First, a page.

In 2006, Gerhardt Westerwelle replaced as head of the FDP group in the Bundestag. Before the election in 2009, the head of the FDP said that the program provides for the SPD too heavy a tax burden for the middle class, and because a coalition after the election between the two parties is not possible. [8] He himself called for tax cuts and suggested to weaken the protection of workers against dismissal, and in small and medium-sized businesses and does it cancel.

In the parliamentary elections, which took place in Germany in September 2009, the FDP won 14.5 percent of the vote. It was planned that the party Westerwelle will create a coalition with the Christian Social Union (CSU), the CDU and Angela Merkel, act together a coalition of the CDU / CSU-led with Frank-Walter Steinmeier of the SPD. It was expected that Westerwelle, Steinmeier will replace the post of Vice-Chancellor and Minister of Foreign Affairs and all the Liberals can get in the new government 4 or 5 ministerial portfolios. However, some experts expressed the view that, contrary to tradition, Westerwelle will be headed by the Ministry of Finance in negotiations with Merkel abandon the most radical proposals of the program, including those relating to the rights of employees, because the CDU did not intend to have to change social policy.

October 24, 2009 Merkel and Westerwelle announced that they had agreed on the terms of the coalition. Westerwelle was to take in the new cabinet post of Minister of Foreign Affairs, and the CDU-CSU agreed to a tax reduction, although not to the extent that like in the FDP. October 28 Westerwelle took the post of Vice-Chancellor and Federal Minister for Foreign Affairs of Germany.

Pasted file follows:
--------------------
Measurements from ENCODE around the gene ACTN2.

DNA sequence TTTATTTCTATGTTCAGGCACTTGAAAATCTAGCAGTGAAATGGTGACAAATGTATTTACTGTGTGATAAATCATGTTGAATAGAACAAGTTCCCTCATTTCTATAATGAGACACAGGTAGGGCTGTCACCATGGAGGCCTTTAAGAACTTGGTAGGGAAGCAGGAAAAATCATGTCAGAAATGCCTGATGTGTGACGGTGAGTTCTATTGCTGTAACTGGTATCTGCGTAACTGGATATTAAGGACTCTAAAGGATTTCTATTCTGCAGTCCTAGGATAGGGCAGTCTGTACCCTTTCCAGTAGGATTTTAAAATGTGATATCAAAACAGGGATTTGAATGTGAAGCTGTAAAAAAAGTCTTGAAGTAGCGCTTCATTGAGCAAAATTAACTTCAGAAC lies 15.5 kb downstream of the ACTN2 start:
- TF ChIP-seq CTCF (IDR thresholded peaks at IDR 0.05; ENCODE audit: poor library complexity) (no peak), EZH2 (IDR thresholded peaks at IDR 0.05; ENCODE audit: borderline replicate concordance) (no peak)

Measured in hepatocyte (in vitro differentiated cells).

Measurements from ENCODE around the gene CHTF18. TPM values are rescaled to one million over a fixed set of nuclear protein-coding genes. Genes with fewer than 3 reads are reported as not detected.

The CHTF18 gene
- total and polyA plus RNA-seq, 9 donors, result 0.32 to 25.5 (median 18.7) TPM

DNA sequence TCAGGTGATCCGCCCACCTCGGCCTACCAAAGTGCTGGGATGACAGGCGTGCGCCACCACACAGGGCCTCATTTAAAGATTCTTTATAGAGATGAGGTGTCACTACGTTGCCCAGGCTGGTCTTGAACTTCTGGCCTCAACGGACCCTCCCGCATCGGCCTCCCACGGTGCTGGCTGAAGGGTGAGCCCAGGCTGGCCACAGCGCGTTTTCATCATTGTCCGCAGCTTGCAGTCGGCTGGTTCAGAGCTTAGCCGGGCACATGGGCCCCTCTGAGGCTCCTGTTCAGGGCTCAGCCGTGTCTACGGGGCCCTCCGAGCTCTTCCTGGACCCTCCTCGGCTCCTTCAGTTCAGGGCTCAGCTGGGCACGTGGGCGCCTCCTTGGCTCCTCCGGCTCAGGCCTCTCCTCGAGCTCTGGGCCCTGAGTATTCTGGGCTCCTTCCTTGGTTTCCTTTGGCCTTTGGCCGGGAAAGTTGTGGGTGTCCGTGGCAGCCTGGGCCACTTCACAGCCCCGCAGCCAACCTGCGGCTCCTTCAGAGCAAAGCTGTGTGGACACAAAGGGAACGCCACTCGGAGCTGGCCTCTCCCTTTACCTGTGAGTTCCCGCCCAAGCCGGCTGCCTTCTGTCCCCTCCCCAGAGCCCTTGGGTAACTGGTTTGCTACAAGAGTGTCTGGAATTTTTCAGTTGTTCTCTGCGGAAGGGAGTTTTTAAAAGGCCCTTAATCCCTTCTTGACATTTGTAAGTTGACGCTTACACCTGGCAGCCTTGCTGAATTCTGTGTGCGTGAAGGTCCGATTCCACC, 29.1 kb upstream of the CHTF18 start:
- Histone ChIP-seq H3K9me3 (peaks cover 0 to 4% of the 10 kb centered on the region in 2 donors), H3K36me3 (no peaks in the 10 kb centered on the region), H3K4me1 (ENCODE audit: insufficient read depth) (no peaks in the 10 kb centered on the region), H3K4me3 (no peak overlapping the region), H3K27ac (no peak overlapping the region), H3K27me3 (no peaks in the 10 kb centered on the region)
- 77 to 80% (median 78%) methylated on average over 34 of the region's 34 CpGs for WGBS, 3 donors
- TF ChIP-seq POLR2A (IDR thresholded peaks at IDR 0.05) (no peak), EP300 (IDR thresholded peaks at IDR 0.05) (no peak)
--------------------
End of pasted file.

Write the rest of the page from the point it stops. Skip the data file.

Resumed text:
One of the main slogans Westerwelle was a struggle with the German bureaucracy, as he was an active critic of the trade unions and demanded to reduce their powers. In foreign policy, Westerwelle demanded a speedy withdrawal of German troops from Afghanistan, advocated that the United States withdrew from the German territory of nuclear missiles and was against Turkey joining the European Union.

Westerwelle spoke out against the participation of the former German Chancellor and head of the SPD of Gerhard Schroeder in the "Nord Stream": in his opinion, Schroeder "has given us the work, and then he got a job in this company."

Westerwelle has an honorary degree of Doctor of Hanyang University in Seoul (Hanyang University). He is a member of the Board of Directors of the organization of transatlantic cooperation Atlantik-Brucke and the Board of Trustees of the German Foundation for AIDS.

Westerwelle is an open homosexual. The first homosexual desire he showed at school but for the first time appeared in public with his partner, sports manager Michael Mrontsem (Michael Mronz), in 2004. Then, many critics have stated that his appearance at the birthday Merkel Westerwelle turned into political representation, making sure that the recognition of homosexual attitudes will not worsen the rating of his party. The official biography Westerwelle said that he is interested in music, books and collecting contemporary art. He also engaged in horse-riding, jogging, beach volleyball and mountain biking.